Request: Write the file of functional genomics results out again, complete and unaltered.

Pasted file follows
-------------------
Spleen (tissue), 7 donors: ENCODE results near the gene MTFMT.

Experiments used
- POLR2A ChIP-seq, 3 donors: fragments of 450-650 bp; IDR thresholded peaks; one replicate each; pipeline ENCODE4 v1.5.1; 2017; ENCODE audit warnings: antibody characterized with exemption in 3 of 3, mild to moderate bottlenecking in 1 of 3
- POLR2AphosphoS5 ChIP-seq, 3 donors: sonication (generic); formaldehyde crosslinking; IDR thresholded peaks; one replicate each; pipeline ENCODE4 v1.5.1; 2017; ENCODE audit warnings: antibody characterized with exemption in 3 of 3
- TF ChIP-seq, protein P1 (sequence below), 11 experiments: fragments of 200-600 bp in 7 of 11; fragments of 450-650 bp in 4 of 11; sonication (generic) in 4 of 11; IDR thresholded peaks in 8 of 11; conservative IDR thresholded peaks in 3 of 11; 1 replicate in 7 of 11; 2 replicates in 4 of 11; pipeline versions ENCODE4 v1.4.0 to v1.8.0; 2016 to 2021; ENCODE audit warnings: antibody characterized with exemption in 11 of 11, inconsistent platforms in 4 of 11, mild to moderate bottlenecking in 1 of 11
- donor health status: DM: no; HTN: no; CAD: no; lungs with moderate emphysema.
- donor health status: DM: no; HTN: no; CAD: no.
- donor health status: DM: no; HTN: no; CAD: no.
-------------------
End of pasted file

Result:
Spleen (tissue), 7 donors: ENCODE results near the gene MTFMT.

Experiments used
- POLR2A ChIP-seq, 3 donors: fragments of 450-650 bp; IDR thresholded peaks; one replicate each; pipeline ENCODE4 v1.5.1; 2017; ENCODE audit warnings: antibody characterized with exemption in 3 of 3, mild to moderate bottlenecking in 1 of 3
- POLR2AphosphoS5 ChIP-seq, 3 donors: sonication (generic); formaldehyde crosslinking; IDR thresholded peaks; one replicate each; pipeline ENCODE4 v1.5.1; 2017; ENCODE audit warnings: antibody characterized with exemption in 3 of 3
- TF ChIP-seq, protein P1 (sequence below), 11 experiments: fragments of 200-600 bp in 7 of 11; fragments of 450-650 bp in 4 of 11; sonication (generic) in 4 of 11; IDR thresholded peaks in 8 of 11; conservative IDR thresholded peaks in 3 of 11; 1 replicate in 7 of 11; 2 replicates in 4 of 11; pipeline versions ENCODE4 v1.4.0 to v1.8.0; 2016 to 2021; ENCODE audit warnings: antibody characterized with exemption in 11 of 11, inconsistent platforms in 4 of 11, mild to moderate bottlenecking in 1 of 11
- donor health status: DM: no; HTN: no; CAD: no; lungs with moderate emphysema.
- donor health status: DM: no; HTN: no; CAD: no.
- donor health status: DM: no; HTN: no; CAD: no.